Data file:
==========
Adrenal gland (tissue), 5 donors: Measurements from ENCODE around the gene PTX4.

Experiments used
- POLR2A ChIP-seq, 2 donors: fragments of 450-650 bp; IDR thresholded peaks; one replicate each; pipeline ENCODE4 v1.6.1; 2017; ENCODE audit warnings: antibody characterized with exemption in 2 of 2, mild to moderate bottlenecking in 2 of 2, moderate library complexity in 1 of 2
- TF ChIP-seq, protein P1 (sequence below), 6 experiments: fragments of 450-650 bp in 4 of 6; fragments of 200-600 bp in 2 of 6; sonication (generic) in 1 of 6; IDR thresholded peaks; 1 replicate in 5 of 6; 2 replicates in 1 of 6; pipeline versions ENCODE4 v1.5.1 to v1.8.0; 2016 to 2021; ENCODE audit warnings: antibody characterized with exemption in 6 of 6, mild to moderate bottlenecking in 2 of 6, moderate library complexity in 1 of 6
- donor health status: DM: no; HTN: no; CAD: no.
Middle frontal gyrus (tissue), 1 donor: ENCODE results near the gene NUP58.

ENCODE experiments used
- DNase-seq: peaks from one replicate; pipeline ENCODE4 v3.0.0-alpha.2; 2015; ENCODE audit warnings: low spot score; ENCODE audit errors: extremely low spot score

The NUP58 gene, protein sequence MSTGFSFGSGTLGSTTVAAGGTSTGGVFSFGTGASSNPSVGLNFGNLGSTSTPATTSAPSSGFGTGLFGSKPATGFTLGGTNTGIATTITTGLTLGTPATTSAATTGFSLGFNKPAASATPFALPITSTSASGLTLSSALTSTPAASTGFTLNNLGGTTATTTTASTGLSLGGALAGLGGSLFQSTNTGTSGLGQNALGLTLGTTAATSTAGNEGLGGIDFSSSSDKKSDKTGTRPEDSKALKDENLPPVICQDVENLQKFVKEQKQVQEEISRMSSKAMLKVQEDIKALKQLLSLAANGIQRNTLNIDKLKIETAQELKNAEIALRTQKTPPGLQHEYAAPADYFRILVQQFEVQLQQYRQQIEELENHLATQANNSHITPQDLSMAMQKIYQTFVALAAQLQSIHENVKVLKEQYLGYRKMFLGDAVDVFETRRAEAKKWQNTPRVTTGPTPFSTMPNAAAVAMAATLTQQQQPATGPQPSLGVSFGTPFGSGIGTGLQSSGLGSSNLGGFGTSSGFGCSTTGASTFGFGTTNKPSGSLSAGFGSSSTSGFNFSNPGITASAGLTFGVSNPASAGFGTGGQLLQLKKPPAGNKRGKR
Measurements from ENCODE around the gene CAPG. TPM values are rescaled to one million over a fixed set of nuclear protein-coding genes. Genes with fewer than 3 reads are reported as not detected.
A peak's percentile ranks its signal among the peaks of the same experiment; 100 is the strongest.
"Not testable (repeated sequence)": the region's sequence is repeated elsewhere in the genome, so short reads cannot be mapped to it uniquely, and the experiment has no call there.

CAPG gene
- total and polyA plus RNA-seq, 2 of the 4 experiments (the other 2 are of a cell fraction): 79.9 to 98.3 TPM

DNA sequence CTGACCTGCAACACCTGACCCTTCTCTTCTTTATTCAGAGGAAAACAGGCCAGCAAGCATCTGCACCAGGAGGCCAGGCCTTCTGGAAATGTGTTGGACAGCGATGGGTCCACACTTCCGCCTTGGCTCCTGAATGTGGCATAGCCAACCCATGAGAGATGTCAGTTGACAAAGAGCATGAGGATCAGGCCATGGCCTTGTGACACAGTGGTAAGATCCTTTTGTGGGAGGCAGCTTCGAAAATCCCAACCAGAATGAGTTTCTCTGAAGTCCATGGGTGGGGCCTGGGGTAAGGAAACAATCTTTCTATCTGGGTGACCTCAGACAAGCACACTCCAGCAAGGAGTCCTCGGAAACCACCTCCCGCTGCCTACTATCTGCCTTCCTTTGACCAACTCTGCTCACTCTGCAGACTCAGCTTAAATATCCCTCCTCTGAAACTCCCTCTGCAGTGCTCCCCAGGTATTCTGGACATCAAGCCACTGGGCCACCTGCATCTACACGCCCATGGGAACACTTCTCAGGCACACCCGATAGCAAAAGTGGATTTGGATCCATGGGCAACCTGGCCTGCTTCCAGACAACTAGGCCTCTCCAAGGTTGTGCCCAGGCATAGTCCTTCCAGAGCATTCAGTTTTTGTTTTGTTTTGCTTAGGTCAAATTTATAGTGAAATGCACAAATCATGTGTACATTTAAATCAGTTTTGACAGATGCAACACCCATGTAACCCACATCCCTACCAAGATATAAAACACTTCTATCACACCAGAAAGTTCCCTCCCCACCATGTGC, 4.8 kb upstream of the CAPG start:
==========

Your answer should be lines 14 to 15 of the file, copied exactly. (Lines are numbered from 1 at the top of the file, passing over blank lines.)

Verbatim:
- total and polyA plus RNA-seq, 2 of the 4 experiments (the other 2 are of a cell fraction): 79.9 to 98.3 TPM

DNA sequence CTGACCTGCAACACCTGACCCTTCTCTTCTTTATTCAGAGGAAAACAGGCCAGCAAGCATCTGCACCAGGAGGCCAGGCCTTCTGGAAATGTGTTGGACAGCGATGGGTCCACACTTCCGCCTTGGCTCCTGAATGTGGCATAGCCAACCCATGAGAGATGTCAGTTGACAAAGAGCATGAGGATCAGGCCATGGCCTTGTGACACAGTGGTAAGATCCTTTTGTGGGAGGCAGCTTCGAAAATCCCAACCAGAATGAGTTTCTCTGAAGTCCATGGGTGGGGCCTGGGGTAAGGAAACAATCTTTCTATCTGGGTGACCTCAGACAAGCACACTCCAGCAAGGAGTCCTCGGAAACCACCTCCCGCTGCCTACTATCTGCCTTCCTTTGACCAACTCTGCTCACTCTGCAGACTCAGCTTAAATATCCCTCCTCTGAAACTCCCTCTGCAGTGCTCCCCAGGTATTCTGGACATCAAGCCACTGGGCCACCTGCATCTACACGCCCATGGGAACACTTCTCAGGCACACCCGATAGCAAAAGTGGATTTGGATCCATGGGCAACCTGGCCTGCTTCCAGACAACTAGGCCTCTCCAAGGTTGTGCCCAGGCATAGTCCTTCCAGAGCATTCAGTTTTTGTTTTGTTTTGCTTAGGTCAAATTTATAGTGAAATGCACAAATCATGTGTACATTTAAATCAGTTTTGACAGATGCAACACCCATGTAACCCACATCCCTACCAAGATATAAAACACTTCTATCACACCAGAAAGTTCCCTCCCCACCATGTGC, 4.8 kb upstream of the CAPG start: